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Gov’t says revenues falling short of target

Opposition opposes plan for new taxes

BY BALFORD HENRY Senior staff reporter balfordh@jamaicaobserver.com

Friday, December 27, 2013    

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NEW tax measures implemented by the Government to support the 2013/14 Budget in April are not yielding the projected revenues, so more taxes are likely by early next year to top up the flow.

Minister of Finance and Planning Dr Peter Phillips and Governor of the Bank of Jamaica Brian Wynter made the admission in their latest quarterly communications with the managing director of the International Monetary Fund (IMF), Christine Lagarde.

The communications were tabled in the House of Representatives on Tuesday as Ministry Paper 136/13, fulfilling the commitment to release the information after deliberations with the Fund.

The Government blamed the revenue situation on lower imports and weak economic and labour market conditions.

However, the Opposition, in its initial reaction, indicated yesterday that it would not support any changes that would result in more taxes for businesses and consumers.

Opposition spokesman on industry, investment, commerce and energy Karl Samuda told the Jamaica Observer yesterday that the Opposition would not support any new tax measures, saying that increased taxation would only create more burden on businesses and consumers and discourage growth and the creation of jobs.

"The Government should be challenging the IMF's view that incentive is inappropriate as countries, the world over, are realising that only with more incentives can we increase production and employment," Samuda said.

According to Ministry Paper number 136/13, the IMF staff review confirmed that Jamaica met all quantitative targets and structural benchmarks for the period April 2013 to September 2013, and was on track to achieve future targets.

The IMF Board, on December 8, completed the second review of Jamaica's performance under the current Extended Fund Facility (EFF) programme. The Fund's deputy managing director, Nayouki Shinohara, noted that implementation of the programme "remains strong", and that "there are tentative signs of a gradual economic recovery".

However, Shinohara stated that the growth agenda needed to be bolstered by speeding up structural reforms to reduce bureaucracy and improve Government's interface with the business community.

Completion of this second quarter review will enable Jamaica to access the third drawdown under the EFF of approximately US$31 million, bringing the total approved to date to approximately US$948 million. The positive second quarter review should also facilitate access to loans from the World Bank and the Inter-American Development Bank (IDB).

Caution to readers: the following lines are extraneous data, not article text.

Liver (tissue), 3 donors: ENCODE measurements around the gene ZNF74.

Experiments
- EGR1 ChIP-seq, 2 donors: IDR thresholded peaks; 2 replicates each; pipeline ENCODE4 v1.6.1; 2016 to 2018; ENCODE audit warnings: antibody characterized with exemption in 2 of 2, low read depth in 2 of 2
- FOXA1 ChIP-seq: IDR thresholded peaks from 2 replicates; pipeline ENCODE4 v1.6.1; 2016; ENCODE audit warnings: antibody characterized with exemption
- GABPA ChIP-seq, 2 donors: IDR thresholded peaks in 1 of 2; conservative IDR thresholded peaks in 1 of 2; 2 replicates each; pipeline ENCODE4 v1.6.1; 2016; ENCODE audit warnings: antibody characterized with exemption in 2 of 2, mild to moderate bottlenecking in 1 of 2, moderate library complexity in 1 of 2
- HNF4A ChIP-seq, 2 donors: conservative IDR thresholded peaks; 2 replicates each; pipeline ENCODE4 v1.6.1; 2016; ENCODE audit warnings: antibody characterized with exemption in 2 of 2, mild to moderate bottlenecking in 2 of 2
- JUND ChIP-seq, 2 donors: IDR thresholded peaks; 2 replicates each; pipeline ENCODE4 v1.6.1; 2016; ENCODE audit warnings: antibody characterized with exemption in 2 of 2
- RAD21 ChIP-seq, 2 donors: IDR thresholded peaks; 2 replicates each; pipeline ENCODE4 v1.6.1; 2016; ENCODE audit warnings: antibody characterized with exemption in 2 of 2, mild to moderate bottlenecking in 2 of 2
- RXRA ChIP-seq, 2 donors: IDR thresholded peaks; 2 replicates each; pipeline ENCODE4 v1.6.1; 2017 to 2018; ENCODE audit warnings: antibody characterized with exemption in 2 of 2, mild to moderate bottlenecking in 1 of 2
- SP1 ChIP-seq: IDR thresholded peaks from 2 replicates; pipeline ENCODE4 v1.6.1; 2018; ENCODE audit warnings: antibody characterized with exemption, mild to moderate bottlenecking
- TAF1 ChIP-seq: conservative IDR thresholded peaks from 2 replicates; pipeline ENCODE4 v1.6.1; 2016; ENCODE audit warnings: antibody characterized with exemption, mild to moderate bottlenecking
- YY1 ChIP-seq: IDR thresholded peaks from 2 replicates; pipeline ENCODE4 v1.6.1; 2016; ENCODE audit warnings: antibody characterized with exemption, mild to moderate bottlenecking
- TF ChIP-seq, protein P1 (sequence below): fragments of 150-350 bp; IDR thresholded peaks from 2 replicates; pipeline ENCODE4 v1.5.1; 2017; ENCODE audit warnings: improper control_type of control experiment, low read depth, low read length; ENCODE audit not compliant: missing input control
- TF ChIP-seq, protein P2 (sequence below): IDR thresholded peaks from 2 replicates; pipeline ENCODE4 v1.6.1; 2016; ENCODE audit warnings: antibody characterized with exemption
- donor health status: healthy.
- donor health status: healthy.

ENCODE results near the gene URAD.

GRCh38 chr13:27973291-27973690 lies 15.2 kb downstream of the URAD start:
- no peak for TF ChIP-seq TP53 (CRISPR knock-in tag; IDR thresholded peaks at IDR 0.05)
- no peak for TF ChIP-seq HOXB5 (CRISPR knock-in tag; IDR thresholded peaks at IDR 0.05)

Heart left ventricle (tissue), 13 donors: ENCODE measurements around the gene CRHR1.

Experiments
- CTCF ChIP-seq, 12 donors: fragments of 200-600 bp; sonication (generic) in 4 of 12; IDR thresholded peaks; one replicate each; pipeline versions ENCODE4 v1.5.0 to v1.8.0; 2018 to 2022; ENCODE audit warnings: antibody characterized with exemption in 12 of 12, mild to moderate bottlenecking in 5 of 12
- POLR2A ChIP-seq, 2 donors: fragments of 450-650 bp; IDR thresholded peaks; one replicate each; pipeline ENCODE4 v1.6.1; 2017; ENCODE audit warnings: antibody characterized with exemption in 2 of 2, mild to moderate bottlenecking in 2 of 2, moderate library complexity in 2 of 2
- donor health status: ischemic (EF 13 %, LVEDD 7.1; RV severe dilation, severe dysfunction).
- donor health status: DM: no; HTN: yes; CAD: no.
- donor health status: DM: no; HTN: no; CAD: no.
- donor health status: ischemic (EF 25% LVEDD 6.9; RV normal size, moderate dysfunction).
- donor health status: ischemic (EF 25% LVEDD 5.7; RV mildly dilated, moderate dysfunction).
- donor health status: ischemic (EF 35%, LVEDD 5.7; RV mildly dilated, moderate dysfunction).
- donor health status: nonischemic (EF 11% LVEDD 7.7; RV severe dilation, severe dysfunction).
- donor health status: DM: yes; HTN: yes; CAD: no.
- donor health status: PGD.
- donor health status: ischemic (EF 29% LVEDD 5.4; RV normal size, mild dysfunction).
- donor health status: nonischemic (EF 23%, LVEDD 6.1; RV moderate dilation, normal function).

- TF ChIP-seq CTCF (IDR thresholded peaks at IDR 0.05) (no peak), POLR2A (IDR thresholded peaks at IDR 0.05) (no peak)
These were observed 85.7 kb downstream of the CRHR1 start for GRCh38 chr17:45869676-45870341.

But there are obviously some clouds on the horizon, as indicated in the communications from the Jamaican Government to Lagarde, especially in terms of tax revenues and the possibility of new tax measures to finance the budget and meet fiscal deficit targets.

The Government, in its letter to the IMF chief, pointed out that it has implemented all the necessary structural benchmarks included in the programme. However, it explained that economic growth remained weak, unemployment was "much too high", and fiscal performance in the first half of 2013/14 was "mixed".

"Relative to the budget, revenues underperformed mainly due to lower imports and weak economic and labour market conditions," the Government admitted.

For the same reasons, the new tax measures implemented at the beginning of the fiscal year are not yielding the intended results, the Government explained, adding that it had to contain recurrent and capital expenditure to be able to meet the fiscal performance criteria, including the primary balance target, the overall public sector balance target, and the indicative targets on revenues and social expenditure.

However, reforms to strengthen tax and Customs administration and the reformation of the General Consumption Tax (GCT) are expected by next year to assist the Government in closing some of the gaps. Probably the most controversial being the plan for a study of the tax on petroleum products, which would result in the introduction of GCT on petroleum products. (See related story in Auto)

The Government said that the study on the scope for imposing the additional tax on petrol will be done by March, and the conclusions will guide possible implementation next year.

In addition, zero rating for Government purchases will be eliminated, tax exemptions will be reduced and start-up companies will be allowed to claim GCT for excess credit, immediately.

In terms of strengthening tax and Customs administration and processing, revisions will be made to the Revenue Administration Act to strengthen the powers of Tax Administration Jamaica and the Jamaica Customs Administration to collect outstanding arrears, including powers to seize taxpayers' property, harmonised penalties and fines, and mandatory income tax filing for every business by 2014.

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